The interior of the pipe 12 is coated with porcelain enamel by inserting the lance 14 into the pipe 12 until the end of the lance with the deector is positioned adjacent to the far end of the pipe. Powdered enameling composition is forced through the lance 14 and out the end thereof, being deflected against the interior of the pipe 12 by deflector 16. The lance 14 is maintained in proper position near the axis of the pipe by a suitable support 1S. As the powder is forced against the inside wall of the rotating pipe, the lance 14 is slowly withdrawn so that a thin coating of the enameling composition will be applied by the end of the lance throughout the entire inside wall of the pipe.

The thickness of the coating will depend on the particular use, although generally, with cast iron pipe, coatings about 8 mils or more thick are considered satisfactory, with coatings of about 8 to 50 mils being particularly useful.

As shown in FIGURE 3, an enamel coating may be applied to the exterior of a length of pipe 21 in a furnace 22. The pipe 21 is maintained in proper position within the furnace by inserting a pair of supporting cones 23 in the ends of the pipe. The supporting cones are driven by a power source (not shown) so that the pipe is rotated slowly on its axis. The euameling composition is applied to the rotating pipe 21 by means of a lance 25 suspended within the furnace above the rotating pipe 21. The end 26 of the lance 25 is turned upward and has a suitable detlector 27 suspended above it by a bracket 28. As the powdered enameling composition is forced from the end 25 of the lance 25, the powder strikes the deflector 27 and drops down onto the upper surface of the pipe. As the pipe is rotated and the lance 25' is slowly withdrawn, the entire exterior of the pipe 21 is completely coated with the powder.

Since the enameling powder, as shown in FIGURES 2 and 3, has been applied to the pipe While it is in a heated condition, the enameling powder will begin to fuse immediately and form a tightly adherent porcelain coating on the pipe without the necessity of pre-cleaning the pipe prior to the application and tiling of the coating on the pipe.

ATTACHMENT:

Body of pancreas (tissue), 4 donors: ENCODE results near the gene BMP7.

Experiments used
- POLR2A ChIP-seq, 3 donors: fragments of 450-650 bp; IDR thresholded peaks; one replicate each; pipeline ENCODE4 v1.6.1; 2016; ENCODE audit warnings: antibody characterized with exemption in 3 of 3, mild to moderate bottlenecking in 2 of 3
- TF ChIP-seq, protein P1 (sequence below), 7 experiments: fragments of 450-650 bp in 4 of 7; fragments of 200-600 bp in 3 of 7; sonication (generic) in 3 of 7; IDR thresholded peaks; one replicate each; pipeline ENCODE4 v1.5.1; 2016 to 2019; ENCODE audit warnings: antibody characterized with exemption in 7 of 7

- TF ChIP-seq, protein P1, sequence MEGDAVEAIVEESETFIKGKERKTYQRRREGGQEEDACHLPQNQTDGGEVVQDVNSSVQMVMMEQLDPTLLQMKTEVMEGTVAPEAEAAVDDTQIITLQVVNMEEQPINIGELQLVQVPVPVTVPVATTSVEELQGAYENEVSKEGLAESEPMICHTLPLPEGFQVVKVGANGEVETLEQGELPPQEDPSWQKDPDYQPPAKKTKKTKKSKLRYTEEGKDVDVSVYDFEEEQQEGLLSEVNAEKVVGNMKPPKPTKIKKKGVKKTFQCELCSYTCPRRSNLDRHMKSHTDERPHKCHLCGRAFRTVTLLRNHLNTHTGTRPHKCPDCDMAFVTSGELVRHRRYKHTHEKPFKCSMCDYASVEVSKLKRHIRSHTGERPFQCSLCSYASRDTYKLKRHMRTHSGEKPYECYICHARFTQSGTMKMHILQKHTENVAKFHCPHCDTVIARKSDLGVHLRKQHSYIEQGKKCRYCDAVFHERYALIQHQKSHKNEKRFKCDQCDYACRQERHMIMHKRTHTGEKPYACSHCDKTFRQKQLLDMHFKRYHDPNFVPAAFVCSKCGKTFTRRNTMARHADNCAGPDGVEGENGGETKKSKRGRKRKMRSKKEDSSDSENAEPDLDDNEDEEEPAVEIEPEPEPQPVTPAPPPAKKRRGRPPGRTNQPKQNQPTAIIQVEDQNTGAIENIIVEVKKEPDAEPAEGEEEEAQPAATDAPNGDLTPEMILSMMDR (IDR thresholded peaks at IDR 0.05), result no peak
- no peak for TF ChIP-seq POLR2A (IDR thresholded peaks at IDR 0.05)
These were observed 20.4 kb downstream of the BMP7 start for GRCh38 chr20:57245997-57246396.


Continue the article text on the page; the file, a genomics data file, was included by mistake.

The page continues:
In a similar manner, the apparatus shown in FIG- URES 2 and 3 may be employed to apply slurries of an enameling coating composition or an enameling composition which has been formed into a frit prior to the coating operation.

When coating cast iron pipe, the enameling composition of the invention is preferably applied while the pipe is advancing through an annealing furnace. Generally, after the molded pipe has cooled sufficiently, it is transferred from the mold to an annealing furnace, wherein it is slowly heated to a temperature of about 1500-1800 F. and thereafter permitted to cool slowly. Since the application of the coating composition is advantageously carried out while the pipe is at a temperature between about 1l00l80 F., the coating may be readily performed in the annealing furnace, thereby providing a convenient, low cost method for forming tightly adherent enamel coatings.

In the normal operation of a pipe-making plant, pipe may be stored for an extended period prior to application of the enamel coating, thereby acquiring an increased amount of rust, scale and other oxides prior to coating. However, in accordance with the invention, the stored pipe advantageously may be passed through an annealing furnace during Which time it is heated to the desired temperature and the enameling composition applied and fired.

The period of time necessary to complete the coating and firing of the enameling compositions of the invention is generally relatively short, for example, less than about 1/2 hour and usually less than about 15 minutes. Since molded pipe generally remains in an annealing furnace for an hour or so, the coating and firing may be accomplished simultaneously with the annealing operation Without increasing the annealing time.

The above detailed description shows that the enameling composition and method of application of the present invention may be employed to successfully produce tightly adherent porcelain enamel coatings on contaminated or oxidized metallic surfaces and particularly on the surface of cast iron and cast iron pipe. Furthermore, employment of the method and composition of the invention permit the formation of such tightly adherent porcelain enamel coatings economically and simply without requiring expensive pre-cleaning or multiple coating operations.

It will be apparent that various modifications and variations in the enameling composition and method of application described in detail above may be made within the scope of the invention. For example, while the above discussion describes the employment of the enameling composition of the invention in single coat applications, this composition also may be used successfully in multiple coating applications. Therefore, the invention is not intended to be limited to the particular formulations and procedures described in detail herein except as may be required by the appended claims.

What is claimed is:

1. A single coat enameling composition for the coating of cast iron consisting essentially of a powdered admixture of a furnace slag from the manufacture of iron, borax and an aluminosilicate material selected from the group consisting of clays and feldspar, the proportions of these constituents being within the area ABCDEF of the ternary diagram of FIGURE 1.